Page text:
As the Philadelphia Eagles furthered their demolition of the Minnesota Vikings in the second half of Jan. 21’s NFC championship game, I made a bold proclamation from my apartment couch to all who would hear it.
“I’m just not going to watch the Super Bowl this year,” I declared to the walls and ceiling, who, as usual, gave their silent approval.
That, of course, was a lie. I’m a glutton for football, even when it continually punishes me and those around me, not to mention the actual people playing the sport. With only one game remaining and a painfully long offseason looming, there’s no way I would miss the Super Bowl.
I’ll be watching Sunday, but I won’t be happy about it.
There’s not much to like on either side of this year’s Super Bowl in Minneapolis. So, in the absence of a team to root for, which squad is worthy of the most hate?
Let’s turn to the tale of the tape to find out.
(The above sentence is a reference to “Rocky,” a film about a boxer in Philadelphia. As a sportswriter, I am contractually obligated to reference “Rocky” any time I mention a Philadelphia sports team. It’s an issue the writers union just doesn’t seem to care about.)
On one side of the most underwhelming Super Bowl in recent memory, you have the parity-killing Patriots, seemingly destined for their sixth championship under coach Bill Belichick and quarterback Tom Brady since the pair joined forces in 2001. Yawn.
Then there’s plucky Philadelphia, underdogs throughout the playoffs despite being the NFC’s No. 1 seed. They found a way to reach the Super Bowl even after a season-ending knee injury to quarterback Carson Wentz, who many thought would be named the league’s MVP.
The Eagles seem like an easy group to rally around, but I’m bored of the narrative surrounding backup quarterback Nick Foles and occasionally appalled by their fanbase known for terrorizing opposing fans and quickly turning on even some of the best athletes and coaches Philadelphia has ever had.
Speaking of insufferable fans, the more outspoken Bostonians are basically a meme at this point for constantly whining about the “disrespect” their sports franchises must endure.
All this clamoring in spite of — or perhaps, strangely, because of — the city’s four major sports teams winning a combined 10 championships since 2001. The Patriots, Red Sox, Celtics and Bruins all have at least one league title over that span, but you can bet Joey from Brookline has been calling into the local radio shows this week to complain about something.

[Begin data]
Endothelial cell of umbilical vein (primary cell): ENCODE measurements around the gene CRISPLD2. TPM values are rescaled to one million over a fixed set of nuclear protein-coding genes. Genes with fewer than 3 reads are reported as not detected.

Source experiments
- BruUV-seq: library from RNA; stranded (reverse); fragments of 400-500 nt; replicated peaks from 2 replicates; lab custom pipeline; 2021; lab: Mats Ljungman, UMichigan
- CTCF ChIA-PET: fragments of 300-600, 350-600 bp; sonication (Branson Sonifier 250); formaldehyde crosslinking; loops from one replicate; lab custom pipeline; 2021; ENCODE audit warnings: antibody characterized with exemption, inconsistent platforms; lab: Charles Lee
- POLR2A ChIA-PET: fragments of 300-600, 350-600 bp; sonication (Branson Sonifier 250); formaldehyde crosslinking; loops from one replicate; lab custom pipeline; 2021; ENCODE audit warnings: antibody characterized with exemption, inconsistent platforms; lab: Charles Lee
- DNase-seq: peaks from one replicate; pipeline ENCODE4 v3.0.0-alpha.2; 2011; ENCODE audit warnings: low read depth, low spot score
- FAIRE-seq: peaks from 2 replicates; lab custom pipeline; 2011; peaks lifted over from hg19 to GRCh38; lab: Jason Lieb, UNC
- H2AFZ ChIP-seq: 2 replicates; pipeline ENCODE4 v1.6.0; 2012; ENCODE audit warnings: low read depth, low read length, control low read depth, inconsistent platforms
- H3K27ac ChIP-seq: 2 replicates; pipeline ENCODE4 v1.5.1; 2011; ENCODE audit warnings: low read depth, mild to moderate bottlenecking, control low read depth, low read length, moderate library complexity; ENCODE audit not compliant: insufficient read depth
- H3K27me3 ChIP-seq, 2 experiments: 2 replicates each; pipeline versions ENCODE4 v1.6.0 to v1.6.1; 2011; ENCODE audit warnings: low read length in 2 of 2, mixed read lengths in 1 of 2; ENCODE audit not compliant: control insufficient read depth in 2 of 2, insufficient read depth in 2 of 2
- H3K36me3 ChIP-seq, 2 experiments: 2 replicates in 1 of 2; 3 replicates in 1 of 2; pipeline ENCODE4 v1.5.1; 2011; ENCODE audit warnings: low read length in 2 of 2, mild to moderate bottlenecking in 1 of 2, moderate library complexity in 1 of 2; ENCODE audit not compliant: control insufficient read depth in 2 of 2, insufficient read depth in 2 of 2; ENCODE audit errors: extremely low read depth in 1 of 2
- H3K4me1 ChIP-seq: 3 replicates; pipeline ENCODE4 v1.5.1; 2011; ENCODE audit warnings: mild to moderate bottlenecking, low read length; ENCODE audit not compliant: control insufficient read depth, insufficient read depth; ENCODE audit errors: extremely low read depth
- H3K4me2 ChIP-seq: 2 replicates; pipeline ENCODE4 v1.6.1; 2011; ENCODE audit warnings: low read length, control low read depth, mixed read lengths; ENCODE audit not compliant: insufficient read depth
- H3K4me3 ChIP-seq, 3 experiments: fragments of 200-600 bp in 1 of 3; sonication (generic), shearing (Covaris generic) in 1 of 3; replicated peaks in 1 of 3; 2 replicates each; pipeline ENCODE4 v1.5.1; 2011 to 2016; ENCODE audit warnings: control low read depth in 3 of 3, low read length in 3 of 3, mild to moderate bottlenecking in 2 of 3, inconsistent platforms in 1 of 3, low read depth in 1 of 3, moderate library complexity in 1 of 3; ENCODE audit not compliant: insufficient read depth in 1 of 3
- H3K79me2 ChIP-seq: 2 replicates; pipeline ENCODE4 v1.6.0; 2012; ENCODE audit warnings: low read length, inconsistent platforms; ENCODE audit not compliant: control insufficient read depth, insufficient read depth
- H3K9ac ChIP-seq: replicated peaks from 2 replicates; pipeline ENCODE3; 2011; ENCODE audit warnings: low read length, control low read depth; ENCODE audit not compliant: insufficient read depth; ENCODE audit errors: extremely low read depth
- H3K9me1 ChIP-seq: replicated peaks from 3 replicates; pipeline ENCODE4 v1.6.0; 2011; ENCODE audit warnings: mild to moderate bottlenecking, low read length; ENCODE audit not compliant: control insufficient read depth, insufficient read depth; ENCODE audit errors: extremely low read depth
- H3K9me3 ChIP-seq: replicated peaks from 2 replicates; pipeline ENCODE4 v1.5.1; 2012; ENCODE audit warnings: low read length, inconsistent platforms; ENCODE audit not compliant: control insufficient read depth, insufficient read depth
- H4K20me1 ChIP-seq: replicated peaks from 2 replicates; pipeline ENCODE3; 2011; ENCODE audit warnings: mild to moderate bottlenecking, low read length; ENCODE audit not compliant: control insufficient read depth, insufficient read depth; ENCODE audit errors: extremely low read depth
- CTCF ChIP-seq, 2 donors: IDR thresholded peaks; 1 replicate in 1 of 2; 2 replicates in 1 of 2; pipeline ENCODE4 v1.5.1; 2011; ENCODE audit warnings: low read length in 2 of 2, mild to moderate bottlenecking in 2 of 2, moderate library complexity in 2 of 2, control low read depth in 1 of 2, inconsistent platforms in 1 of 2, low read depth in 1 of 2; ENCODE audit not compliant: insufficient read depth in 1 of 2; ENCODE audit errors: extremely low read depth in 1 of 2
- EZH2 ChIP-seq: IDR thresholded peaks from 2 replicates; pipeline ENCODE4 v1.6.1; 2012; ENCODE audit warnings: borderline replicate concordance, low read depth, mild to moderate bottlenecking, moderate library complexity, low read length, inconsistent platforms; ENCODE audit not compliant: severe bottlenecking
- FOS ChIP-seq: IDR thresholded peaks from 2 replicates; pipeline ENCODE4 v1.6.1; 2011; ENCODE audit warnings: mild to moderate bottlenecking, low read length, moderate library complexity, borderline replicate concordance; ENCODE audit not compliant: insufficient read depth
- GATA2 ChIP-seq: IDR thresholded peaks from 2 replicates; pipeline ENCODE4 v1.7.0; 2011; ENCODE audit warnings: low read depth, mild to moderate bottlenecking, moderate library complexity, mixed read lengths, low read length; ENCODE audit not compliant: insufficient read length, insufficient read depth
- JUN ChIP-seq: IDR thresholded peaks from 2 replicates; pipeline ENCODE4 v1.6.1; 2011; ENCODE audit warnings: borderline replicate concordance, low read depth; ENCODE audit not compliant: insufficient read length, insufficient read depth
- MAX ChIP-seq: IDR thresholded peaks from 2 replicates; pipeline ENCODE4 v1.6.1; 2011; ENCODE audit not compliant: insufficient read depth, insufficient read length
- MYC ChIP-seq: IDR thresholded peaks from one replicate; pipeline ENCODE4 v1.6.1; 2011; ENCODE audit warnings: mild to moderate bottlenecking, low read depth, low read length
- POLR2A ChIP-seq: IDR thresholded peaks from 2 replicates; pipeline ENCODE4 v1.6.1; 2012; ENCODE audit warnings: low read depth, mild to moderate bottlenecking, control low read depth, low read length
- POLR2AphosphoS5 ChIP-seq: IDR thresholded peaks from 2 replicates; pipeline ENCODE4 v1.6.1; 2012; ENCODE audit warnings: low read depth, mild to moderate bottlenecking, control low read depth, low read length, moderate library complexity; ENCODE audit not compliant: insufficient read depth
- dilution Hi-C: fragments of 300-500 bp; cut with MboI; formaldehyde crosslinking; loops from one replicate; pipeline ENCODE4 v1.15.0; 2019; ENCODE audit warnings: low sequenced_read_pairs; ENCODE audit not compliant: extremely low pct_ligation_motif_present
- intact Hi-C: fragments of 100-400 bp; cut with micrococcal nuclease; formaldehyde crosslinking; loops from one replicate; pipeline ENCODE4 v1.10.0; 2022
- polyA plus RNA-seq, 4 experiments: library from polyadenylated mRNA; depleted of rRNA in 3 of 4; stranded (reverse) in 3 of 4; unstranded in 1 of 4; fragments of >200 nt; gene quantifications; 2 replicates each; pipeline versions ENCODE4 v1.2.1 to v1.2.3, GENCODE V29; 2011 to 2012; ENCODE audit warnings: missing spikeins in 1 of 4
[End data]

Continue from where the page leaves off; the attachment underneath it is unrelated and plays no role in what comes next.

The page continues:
In some ways, this Super Bowl matchup is perfect.
We will finally find out which of these two fanbases is truly deserving of the reputation as the worst in sports. Scientists the world over will rejoice as we probe one of our world’s greatest mysteries and potentially discover if a gloating Philly fan is actually worse than a gloating New England fan.
OK, I’m done taking swings as these two fanbases. I’m sure they’ll be taking enough swings at each other come Sunday.
OK, now I’m really done.
Perhaps the easiest way to determine which team is more hateable for this one game is to look at the two possible outcomes for the Super Bowl and judge how we feel about them.
Option 1: A Patriots win. Oh boy, the Death Star blew up another planet! I’m enthralled.
Option 2: An Eagles win. Remember how Wentz was a leading MVP candidate? Let’s all spend the next seven months stirring up a ludicrous quarterback controversy and pretending Foles will seriously challenge him for the starting job next year. Cheesesteaks for everyone!
I can’t deny Option 2 is the more preferable choice, just to see someone other than Brady and Belichick hoist the Lombardi Trophy for what feels like the first time in in forever.
Oh, and I guess it would be sort of cool for Philadelphia to win its first football championship since 1960.
But Option 1 just seems inevitable. The best we can hope for is a fun, entertaining game, but “Super Bowl Champion New England Patriots” is a movie I’ve seen too many times to honestly expect anything different to occur this time around.
When that happens, I’ll once again issue an unabashed announcement from my couch: “I’m just not going to watch football next year.”
We all know that’s a lie, too.